Walter G. Moss is a professor emeritus of history at Eastern Michigan University. He is the author of A History of Russia, Vol. I and Vol II.
This year marks the centennial of the beginning of World War I. Some observers believe we humans are close to beginning another war—in Ukraine. Historian Stephen Cohen, a long-time critic of U.S. policy toward post-Soviet Russia, has stated, “I think that we are three steps from war with Russia, two steps from a Cuban missile crisis.” Perhaps Cohen is being too alarmist. A hundred years ago, however, when in late June Gavrilo Princip, a Bosnian of Serbian nationality, assassinated the Austrian archduke Franz Ferdinand, many Europeans did not think it would lead to war. But it did.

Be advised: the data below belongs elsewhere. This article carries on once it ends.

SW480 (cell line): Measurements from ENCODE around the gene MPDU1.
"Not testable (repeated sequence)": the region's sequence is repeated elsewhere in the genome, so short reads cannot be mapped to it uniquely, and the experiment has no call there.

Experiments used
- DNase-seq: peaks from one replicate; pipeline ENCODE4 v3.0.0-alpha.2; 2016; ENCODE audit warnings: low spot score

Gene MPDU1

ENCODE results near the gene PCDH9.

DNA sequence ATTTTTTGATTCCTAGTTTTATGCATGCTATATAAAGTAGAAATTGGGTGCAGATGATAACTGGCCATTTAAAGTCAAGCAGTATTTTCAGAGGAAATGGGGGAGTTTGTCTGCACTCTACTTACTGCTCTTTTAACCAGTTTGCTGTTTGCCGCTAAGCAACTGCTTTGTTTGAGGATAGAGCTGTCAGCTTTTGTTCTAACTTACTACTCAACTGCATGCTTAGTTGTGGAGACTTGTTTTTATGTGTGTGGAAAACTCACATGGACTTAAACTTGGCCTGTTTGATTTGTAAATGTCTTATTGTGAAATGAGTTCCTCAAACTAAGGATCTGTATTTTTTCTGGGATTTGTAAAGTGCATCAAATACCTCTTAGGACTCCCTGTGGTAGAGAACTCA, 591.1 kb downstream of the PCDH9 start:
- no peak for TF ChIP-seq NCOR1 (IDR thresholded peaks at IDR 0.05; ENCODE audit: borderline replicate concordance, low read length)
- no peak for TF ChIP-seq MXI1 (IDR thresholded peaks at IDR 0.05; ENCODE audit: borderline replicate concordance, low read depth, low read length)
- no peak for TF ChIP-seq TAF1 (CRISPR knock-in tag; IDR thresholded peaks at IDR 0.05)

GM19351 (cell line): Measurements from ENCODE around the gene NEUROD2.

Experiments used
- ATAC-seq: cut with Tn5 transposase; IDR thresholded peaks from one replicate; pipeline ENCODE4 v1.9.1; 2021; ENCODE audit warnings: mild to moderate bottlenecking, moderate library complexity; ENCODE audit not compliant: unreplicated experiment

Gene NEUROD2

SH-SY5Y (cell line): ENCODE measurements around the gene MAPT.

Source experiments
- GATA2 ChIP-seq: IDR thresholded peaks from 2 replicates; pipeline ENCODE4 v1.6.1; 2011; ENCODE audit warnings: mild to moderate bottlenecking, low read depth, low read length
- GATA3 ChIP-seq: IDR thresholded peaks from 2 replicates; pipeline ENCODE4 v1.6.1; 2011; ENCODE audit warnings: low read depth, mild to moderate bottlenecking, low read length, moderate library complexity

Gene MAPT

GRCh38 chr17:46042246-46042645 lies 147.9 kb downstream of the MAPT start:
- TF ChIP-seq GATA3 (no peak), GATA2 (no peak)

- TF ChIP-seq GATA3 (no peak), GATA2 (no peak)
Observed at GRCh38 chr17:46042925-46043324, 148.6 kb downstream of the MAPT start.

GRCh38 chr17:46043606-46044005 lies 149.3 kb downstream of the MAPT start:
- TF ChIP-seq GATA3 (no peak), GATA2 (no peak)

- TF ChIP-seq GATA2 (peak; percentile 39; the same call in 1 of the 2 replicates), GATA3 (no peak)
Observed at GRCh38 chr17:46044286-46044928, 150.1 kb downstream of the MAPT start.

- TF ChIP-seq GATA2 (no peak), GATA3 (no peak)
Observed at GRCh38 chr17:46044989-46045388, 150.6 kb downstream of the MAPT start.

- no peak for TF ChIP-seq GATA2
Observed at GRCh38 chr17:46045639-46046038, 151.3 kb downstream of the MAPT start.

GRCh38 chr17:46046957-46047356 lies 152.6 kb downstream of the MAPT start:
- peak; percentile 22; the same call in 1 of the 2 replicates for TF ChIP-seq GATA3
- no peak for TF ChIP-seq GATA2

Soon before the Cuban missile crisis, which President Kennedy estimated had a one-half to one-third chance of leading to a Soviet-U.S. war, he benefitted from reading about the folly of starting WWI. According to Robert Kennedy in his book Thirteen Days, “A short time before, he [the president] had read Barbara Tuchman's book The Guns of August, and he talked about the miscalculations of the Germans, the Russians, the Austrians, the French and the British. They somehow seemed to tumble into war, he said, through stupidity, individual idiosyncrasies, misunderstandings, and personal complexes of inferiority and grandeur.” Although some of his military advisors urged the bombing of Soviet missile installations in Cuba, the president took the less risky step of imposing a naval blockade. War was averted.READ MORE